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Writing A New Nigeria For BBC Radio4


Sometime late last year, i presented a two part radio documentary for BBC Radio4 titled ‘Writing a new Nigeria’. I had a great time interviewing and speaking with lots of poets and writers. It’s so unfortunate when making programmes that you have to become very shrewd with killing your darling. This means that lots of amazing conversation did not make the cut as we would have run into probably five or six parts to the documentary. Anyway for those who didn’t get a chance to listen to it, you can catch up using the links below.


A portrait of Nigeria, seen through the eyes of a new generation of writers and poets.

In the first of two programmes spoken word poet Wana Udobang introduces us to Lagos: her home city, a megacity, an economic powerhouse and, according to its resident writers, the craziest, most congested, most entrepreneurial, hustling, joyful, energetic and creative space in Africa. Fela Kuti captured the essence of Lagos in his song Shuffering and Shmiling’.

As she travels around Lagos, Wana considers how writers are reflecting the issues and concerns of contemporary Nigeria. When Boko Haram kidnapped 270 schoolgirls from Chibok in northern Nigeria April 2014, poet Titilope Sonuga responded with ‘Hide and Seek’, which captured the country’s shock and outrage. But the poem also asked the nation to take a long, hard look at itself, asking how it created the conditions which led to the kidnapping.

Another issue for which Nigeria has achieved notoriety are 419 scams. These were originally e-mails from fraudsters who inveigled their victims into parting with their banks details but now ‘419’ has become shorthand for any fraud in Nigeria. Writer Adaobi Tricia Nwaubani explains how 419 scams became the subject of her humorous first novel ‘I Do Not Come to You by Chance’.

In Balogun Market in the heart of Lagos, Wana Udobang considers how Nigerians navigate by language, slipping in an out of character, dialect and language according to the circumstances. And this flexibility is reflected in poetry too. Efe Paul Azino and Dike-Ogu Chukwumerije consider the role of poets in holding politicians and society to account.

Wana meets two writers who, in different ways, explore Lagos in their work. Toni Kan’s first memory of visiting the city was of seeing a corpse by his front gate. Now, he says, he couldn’t live anywhere else and it’s the setting for his latest novel, ‘Carnivorous City’. Meanwhile, at Yaba Neuropsychiatric Hospital Wana meets doctor and poet Dami Ajayi. In his day-to-day work he works with people who’ve become casualties of the city’s fevered, frenetic pace and, in his poetry he reflects on those whose minds have become fractured by life in Lagos.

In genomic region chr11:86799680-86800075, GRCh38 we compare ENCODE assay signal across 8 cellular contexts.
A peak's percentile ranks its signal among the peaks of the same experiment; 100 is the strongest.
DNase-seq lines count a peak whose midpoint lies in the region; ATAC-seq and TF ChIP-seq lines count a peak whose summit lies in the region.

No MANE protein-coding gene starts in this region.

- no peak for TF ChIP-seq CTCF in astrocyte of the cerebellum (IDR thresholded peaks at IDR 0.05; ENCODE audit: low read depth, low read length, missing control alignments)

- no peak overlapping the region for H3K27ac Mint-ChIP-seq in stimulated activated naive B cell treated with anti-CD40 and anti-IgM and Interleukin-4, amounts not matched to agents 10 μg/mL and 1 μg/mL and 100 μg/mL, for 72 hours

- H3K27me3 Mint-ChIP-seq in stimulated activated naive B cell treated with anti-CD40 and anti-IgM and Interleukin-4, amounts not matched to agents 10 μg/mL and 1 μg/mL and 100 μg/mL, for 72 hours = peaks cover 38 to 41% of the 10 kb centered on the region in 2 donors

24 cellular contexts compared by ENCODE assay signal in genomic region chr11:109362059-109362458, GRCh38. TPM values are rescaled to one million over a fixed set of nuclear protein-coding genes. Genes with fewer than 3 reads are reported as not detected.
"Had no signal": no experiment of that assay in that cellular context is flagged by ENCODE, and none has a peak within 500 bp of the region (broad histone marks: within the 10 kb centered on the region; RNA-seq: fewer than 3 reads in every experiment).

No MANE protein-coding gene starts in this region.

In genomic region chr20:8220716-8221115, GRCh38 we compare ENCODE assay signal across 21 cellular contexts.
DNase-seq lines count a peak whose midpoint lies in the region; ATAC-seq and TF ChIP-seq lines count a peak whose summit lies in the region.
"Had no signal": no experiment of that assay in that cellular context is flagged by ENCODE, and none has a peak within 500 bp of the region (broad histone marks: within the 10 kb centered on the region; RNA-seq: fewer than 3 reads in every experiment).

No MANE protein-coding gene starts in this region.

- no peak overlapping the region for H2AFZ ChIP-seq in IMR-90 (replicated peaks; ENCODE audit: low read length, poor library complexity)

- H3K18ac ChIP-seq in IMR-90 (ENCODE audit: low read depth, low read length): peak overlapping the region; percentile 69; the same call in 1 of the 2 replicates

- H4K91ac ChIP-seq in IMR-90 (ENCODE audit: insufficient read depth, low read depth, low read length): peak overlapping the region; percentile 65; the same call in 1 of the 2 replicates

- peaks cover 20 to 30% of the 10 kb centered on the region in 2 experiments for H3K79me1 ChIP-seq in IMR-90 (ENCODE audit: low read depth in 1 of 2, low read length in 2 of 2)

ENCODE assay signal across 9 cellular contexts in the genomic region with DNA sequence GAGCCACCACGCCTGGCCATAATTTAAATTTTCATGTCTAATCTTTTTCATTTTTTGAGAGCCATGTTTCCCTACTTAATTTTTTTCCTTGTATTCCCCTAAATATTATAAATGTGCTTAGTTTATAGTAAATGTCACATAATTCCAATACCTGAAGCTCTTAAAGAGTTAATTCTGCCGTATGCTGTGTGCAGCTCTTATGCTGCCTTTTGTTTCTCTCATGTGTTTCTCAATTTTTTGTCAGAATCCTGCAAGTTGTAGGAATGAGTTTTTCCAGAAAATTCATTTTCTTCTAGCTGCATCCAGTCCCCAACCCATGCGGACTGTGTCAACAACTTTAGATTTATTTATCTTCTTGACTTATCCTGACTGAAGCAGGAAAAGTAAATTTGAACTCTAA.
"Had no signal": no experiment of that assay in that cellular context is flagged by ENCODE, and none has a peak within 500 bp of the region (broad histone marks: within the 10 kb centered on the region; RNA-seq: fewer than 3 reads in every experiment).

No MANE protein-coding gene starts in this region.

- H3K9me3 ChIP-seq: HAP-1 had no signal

click to listen here


A portrait of Nigeria, seen through the eyes of a new generation of writers and poets. In the second programme of the series, Wana Udobang meets the writers who are exploring Nigerian ideas of identity.

The protagonist in Igoni Barrett’s latest novel is a black Nigerian who, one morning, wakes up white. Barrett uses this scenario to explore Nigerians’ sense of themselves in relation to other nationalities – particularly Europeans and Americans.

Wana also considers Nigerian geographical and ethnic identities. The north of Nigeria is under-represented in Nigerian English-language literature. Novelists Abubakar Adam Ibrahim and Elnathan John are addressing this imbalance: both have written books which are set in the North but which give a more nuanced portrayal, beyond Boko Haram and communal conflict. Elnathan’s novel is a coming-of-age story and Abubakar’s is a romance between a widow and a young gangster. We also hear from poet and novelist Lola Shoneyin who takes on the sensitive subject of polygamy in her story The Secret Lives of Baba Segi’s Wives.

Nigeria is a country of many languages. Alongside English – and Pidgin English – there’s Hausa, Yoruba, Igbo and many others. Writers Kola Tubosun and Jumoke Verissimo consider the influence of these on writing in English – and the way that both fiction and social media can promote the survival of minority languages.

But if fiction is to flourish, it needs an infrastructure. Many established novelists have had to look outside Nigeria to achieve recognition and success. Publishers Eghosa Imasuen and Bibi Bakare-Yusuf discuss the challenges of popularising poetry and fiction in a market where self-help and inspirational books completely outsell every other genre.

‘Writing a New Nigeria’ is produced in partnership with the British Council as part of UK/Nigeria 2015-16  Producer: Jeremy Grange.

Click on this Link to listen

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